Place, publisher, year, edition, pages
    WILEY, 2017
    National Category
    Medical Image Processing
    Identifiers
    urn:nbn:se:liu:diva-142968 (URN)10.1002/jmri.25691 (DOI)000412894800015 ()28295788 (PubMedID)
    Note

    Funding Agencies|ERC [Heart4flow, 310612]; Swedish Research Council [621-2014-6191]; Swedish Heart and Lung Foundation [20140398]

    Available from: 2017-11-13 Created: 2017-11-13 Last updated: 2018-03-22
  • 28.
    Bustamante, Mariana
    et al.
    Linköping University, Department of Medical and Health Sciences, Division of Cardiovascular Medicine. Linköping University, Faculty of Medicine and Health Sciences. Linköping University, Center for Medical Image Science and Visualization (CMIV).
    Gupta, Vikas
    Linköping University, Department of Medical and Health Sciences, Division of Cardiovascular Medicine. Linköping University, Faculty of Medicine and Health Sciences. Linköping University, Center for Medical Image Science and Visualization (CMIV).
    Forsberg, Daniel
    Linköping University, Center for Medical Image Science and Visualization (CMIV). Sectra, Linköping, Sweden.
    Carlhäll, Carljohan
    Linköping University, Department of Medical and Health Sciences, Division of Cardiovascular Medicine. Linköping University, Faculty of Medicine and Health Sciences. Region Östergötland, Heart and Medicine Center, Department of Clinical Physiology in Linköping.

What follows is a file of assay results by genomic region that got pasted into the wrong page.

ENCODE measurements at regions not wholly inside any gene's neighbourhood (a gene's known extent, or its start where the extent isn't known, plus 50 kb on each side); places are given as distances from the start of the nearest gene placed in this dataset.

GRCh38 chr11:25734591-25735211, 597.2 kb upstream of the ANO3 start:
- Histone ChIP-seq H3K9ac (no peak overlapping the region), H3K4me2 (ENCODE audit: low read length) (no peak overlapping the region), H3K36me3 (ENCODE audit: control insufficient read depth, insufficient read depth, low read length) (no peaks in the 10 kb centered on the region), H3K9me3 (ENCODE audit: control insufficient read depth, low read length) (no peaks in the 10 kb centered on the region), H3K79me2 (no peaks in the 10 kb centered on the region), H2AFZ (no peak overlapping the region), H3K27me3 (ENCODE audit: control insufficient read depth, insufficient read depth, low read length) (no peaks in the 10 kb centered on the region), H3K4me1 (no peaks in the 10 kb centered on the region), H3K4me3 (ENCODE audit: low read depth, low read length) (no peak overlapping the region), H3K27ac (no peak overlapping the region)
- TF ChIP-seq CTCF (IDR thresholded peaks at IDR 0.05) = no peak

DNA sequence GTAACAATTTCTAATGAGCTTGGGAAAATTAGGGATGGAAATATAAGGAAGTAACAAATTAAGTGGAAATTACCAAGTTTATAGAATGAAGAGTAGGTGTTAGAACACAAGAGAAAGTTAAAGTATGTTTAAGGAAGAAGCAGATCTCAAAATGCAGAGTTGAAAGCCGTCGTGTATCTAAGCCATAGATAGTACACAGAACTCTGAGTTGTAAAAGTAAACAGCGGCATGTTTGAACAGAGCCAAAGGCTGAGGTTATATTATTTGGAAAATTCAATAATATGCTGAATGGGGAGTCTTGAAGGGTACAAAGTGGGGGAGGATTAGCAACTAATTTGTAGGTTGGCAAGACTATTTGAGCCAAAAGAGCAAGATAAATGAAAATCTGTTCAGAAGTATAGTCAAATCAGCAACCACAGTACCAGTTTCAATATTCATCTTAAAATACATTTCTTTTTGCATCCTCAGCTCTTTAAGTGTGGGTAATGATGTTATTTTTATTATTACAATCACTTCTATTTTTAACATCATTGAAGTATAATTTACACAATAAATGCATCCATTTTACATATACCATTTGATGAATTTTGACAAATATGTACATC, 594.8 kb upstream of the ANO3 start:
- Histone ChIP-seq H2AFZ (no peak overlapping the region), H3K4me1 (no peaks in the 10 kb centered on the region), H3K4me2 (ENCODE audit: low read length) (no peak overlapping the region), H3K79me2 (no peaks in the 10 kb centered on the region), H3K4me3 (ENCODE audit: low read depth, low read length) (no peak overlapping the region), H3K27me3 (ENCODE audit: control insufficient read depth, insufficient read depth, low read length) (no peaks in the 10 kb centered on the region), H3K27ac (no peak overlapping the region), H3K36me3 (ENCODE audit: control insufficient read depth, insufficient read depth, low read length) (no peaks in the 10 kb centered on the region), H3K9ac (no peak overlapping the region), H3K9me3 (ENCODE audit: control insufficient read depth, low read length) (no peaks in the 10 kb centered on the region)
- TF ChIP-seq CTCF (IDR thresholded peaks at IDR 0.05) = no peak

Engvall, Jan
    Linköping University, Department of Medical and Health Sciences, Division of Cardiovascular Medicine. Linköping University, Faculty of Medicine and Health Sciences. Region Östergötland, Heart and Medicine Center, Department of Clinical Physiology in Linköping.
    Ebbers, Tino
    Linköping University, Department of Medical and Health Sciences, Division of Cardiovascular Medicine. Linköping University, Faculty of Medicine and Health Sciences. Region Östergötland, Heart and Medicine Center, Department of Clinical Physiology in Linköping. Linköping University, Center for Medical Image Science and Visualization (CMIV).
    Automated multi-atlas segmentation of cardiac 4D flow MRI2018In: Medical Image Analysis, ISSN 1361-8415, E-ISSN 1361-8423, Vol. 49, p. 128-140Article in journal (Refereed)
    Abstract [en]